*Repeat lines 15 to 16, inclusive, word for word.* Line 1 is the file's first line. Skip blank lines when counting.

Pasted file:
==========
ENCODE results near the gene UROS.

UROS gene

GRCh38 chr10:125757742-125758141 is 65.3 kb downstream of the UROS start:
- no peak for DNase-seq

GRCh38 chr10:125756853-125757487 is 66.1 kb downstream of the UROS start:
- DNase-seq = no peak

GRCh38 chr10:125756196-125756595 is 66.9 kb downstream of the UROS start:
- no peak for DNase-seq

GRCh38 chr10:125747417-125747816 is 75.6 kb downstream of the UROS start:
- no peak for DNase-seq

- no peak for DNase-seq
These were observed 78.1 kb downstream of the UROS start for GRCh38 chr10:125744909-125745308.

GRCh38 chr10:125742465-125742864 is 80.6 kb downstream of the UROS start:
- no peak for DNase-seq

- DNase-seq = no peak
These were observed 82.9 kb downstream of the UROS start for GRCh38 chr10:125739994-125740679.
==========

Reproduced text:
- DNase-seq = no peak
These were observed 82.9 kb downstream of the UROS start for GRCh38 chr10:125739994-125740679.